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war.

many boys and unarmed men, were paraded in two ranks, a few rods north of the meetinghouse.

How often in that building had they, with renewed professions of their faith, looked up to God as the stay of their fathers and the protector of their privileges! How often on that green, hard by the burial place of their forefathers, had they pledged themselves to each other to combat manfully for their birthright inheritance of liberty! There they now stood side by side, under the provincial banner, with arms in their hands, silent and fearless, willing to shed their blood for their rights, scrupulous not to begin civil

The ground on which they trod was the altar of freedom, and they were to furnish the victims.

The British van, hearing the drum and the alarm guns, halted to load ; the remaining companies came up; and, at half an hour before sunrise, the advance party hurried forward at double quick time, almost upon a run, closely followed by the grenadiers. Pitcairn rode in front, and when within five or six rods of the minutemen, cried out: “Disperse, ye villains ! ye rebels, disperse! lay down your arms! why don't you lay down arms and disperse ?”

The main part of the countrymen stood motionless in the ranks, witnesses against aggression; too few to resist, too brave to fly. At this, Pitcairn discharged a pistol, and with a loud voice cried, “ Fire !” The order was followed first by a few guns, which did no execution, and then by a close and deadly discharge of musketry.

In the disparity of numbers, Parker ordered his men to disperse. Then, and not till then, did a few of them, on their own impulse, return the British fire. These random shots of fugitives or dying men did no harm, except that Pitcairn's horse was perhaps grazed, and a private of the Tenth Light Infantry was touched slightly in the leg.

Jonas Parker, the strongest and best wrestler in Lexington, had promised never to run from British troops; and he kept his vow. A wound brought him to his knees. Having discharged his gun, ,

he was preparing to load it again, when he was stabbed by a bayonet, and lay on the post which he took at the morning drum beat. So fell Isaac Muzzey, and so died the aged Robert Munroe, who, in 1758, had been an ensign at Louisburg. Jonathan Harrington, junior, was struck in front of his own house on the north of the common. His wife was at the window as he fell. With blood gushing from his breast, he rose in her sight, tottered, fell again, then crawled on hands and knees toward his dwelling; she ran to meet him, but only reached him as he expired on their threshold. Caleb Harrington, who had gone into the meetinghouse for powder, was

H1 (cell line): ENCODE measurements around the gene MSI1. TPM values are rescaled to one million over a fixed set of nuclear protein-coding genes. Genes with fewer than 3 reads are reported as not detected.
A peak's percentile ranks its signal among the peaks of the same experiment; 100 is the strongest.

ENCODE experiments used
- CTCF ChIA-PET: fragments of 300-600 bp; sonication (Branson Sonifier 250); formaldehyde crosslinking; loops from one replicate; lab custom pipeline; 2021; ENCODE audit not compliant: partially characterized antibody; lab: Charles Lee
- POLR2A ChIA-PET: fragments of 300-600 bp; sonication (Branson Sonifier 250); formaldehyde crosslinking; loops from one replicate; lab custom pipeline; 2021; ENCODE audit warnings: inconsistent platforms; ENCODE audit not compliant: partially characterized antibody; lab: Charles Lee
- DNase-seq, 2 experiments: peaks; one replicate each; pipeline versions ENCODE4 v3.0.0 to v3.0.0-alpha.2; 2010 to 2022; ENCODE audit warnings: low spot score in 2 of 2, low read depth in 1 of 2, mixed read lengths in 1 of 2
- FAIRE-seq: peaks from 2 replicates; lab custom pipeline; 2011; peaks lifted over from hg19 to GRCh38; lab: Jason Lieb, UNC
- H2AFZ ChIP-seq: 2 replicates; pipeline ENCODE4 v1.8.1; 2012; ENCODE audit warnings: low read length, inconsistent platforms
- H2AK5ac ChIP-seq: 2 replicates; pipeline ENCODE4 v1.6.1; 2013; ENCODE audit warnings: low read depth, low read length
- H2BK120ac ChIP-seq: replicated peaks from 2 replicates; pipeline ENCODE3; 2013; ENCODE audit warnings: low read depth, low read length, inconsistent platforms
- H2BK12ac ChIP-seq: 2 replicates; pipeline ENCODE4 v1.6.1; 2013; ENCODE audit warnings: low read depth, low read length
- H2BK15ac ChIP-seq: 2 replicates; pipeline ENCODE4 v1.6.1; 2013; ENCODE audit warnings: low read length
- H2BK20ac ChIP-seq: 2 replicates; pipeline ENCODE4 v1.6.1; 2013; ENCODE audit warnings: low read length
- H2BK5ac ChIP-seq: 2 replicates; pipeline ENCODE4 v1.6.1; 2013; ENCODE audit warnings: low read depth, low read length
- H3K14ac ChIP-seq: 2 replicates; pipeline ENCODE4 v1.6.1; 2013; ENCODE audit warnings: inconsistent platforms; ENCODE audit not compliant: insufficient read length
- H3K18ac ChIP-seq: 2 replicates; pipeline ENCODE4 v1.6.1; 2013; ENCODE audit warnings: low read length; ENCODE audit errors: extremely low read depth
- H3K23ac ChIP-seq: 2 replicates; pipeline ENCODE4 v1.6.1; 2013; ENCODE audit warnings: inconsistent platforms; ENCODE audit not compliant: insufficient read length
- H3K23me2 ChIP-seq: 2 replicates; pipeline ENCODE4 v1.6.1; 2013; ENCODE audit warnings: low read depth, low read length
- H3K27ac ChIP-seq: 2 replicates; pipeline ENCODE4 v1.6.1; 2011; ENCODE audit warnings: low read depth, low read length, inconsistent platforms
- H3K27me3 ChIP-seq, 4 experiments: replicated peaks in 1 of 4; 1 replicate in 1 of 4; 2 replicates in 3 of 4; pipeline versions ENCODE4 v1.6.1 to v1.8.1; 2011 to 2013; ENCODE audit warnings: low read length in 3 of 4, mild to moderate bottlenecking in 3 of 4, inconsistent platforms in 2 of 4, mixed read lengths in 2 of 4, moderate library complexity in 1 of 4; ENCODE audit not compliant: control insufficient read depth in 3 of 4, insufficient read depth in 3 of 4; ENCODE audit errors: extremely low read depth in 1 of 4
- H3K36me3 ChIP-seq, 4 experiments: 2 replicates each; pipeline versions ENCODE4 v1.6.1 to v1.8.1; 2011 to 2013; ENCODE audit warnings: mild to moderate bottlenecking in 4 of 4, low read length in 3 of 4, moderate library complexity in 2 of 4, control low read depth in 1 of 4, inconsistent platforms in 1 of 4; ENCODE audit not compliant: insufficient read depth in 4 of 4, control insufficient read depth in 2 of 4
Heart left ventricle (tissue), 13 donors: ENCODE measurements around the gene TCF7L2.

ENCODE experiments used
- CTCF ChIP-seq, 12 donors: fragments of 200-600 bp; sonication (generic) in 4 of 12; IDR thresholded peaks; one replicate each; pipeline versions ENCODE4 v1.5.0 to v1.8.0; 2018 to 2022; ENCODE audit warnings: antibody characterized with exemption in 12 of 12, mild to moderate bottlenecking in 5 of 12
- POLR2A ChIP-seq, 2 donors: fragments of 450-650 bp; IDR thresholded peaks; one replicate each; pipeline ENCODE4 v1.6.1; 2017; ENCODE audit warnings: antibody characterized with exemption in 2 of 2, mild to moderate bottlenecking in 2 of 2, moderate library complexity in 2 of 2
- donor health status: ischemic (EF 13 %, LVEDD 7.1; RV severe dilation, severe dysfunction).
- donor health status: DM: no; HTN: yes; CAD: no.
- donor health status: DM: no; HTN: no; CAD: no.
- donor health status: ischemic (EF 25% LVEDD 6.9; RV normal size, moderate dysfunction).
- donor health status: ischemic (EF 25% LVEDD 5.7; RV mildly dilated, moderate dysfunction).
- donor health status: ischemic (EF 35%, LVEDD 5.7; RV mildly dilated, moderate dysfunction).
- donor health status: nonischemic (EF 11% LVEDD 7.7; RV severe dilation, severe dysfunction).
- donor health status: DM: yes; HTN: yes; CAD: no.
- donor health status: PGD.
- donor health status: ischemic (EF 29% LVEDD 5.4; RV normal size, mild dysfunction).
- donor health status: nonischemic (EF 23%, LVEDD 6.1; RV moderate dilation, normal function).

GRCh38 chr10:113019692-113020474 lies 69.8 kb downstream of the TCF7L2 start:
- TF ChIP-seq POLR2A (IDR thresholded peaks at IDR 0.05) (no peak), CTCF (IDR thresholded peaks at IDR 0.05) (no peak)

VIII. - - 5

shot as he came out. Samuel Hadley and John Brown were pursued, and killed, after they left the green. Asahel Porter of Woburn, who had been taken prisoner by the British on the march, endeavoring to escape, was shot within a few rods of the common. Seven men of Lexington were killed, nine wounded,

-a quarter part of all who stood in arms upon the green.

Day came in all the beauty of an early spring. The trees were budding; the grass growing rankly a full month before its time; the bluebird and the robin gladdening the genial season, and calling forth the beams of the sun which on that morning shone with the warmth of summer; but distress and horror gathered over the inhabitants of the peaceful town. There on the green lay in death the gray-haired and the young, the grassy field was red “ with the innocent blood of their brethren slain," crying unto God for vengeance from the ground.

These are the village heroes, who were than of noble birth, proving by their spirit that they were of a race divine. They gave their lives in testimony to the rights of mankind, bequeathing to their country an assurance of success in the mighty struggle which they began.

- GEORGE BANCROFT.

LEXINGTON

Slowly the mist o'er the meadow was creeping,

Bright on the dewy buds glistened the sun, When from his couch, while his children were sleeping, Rose the bold rebel and shouldered his

gun.
Waving her golden veil

Over the silent dale,
Blithe looked the morning on cottage and spire ;

Hushed was his parting sigh,

While from his noble eye Flashed the last sparkle of liberty's fire. On the smooth green, where the fresh leaf is springing,

Calmly the first-born of glory have met. Hark! the death volley around them is ringing ! Look! with their lifeblood the young grass is wet!

Faint is the feeble breath

Murmuring low in death, 66 Tell to our sons how their fathers have died.”

Nerveless the iron hand,

Raised for its native land,
Lies by the weapon that gleams at its side.
Over the hillsides the wild knell is tolling,

From their far hamlets the yeomanry come;
As through the storm clouds the thunder-burst rolling,

Circles the beat of the mustering drum.

Fast on the soldier's path

Darken the waves of wrath; Long have they gathered, and loud shall they fall;

Red glares the musket's flash,

Sharp rings the rifle's crash,
Blazing and clanging from thicket and wall.

Gayly the plume of the horseman was dancing,

Never to shadow his cold brow again;
Proudly at morning the war steed was prancing;
Reeking and panting he droops on the rein ;

Pale is the lip of scorn,

Voiceless the trumpet horn,
Torn is the silken-fringed red cross on high ;

Many a belted breast

Low on the turf shall rest, Ere the dark hunters the herd have passed by. Snow-girdled crags where the hoarse wind is ravirg,

Rocks where the weary floods murmur and wail, Wilds where the fern by the furrow is waving, Reeled with the echoes that rode on the gale ;

Far as the tempest thrills

Over the darkened hills,
Far as the sunshine streams over the plain,

Roused by the tyrant band,

Woke all the mighty land,
Girded for battle, from mountain to main.

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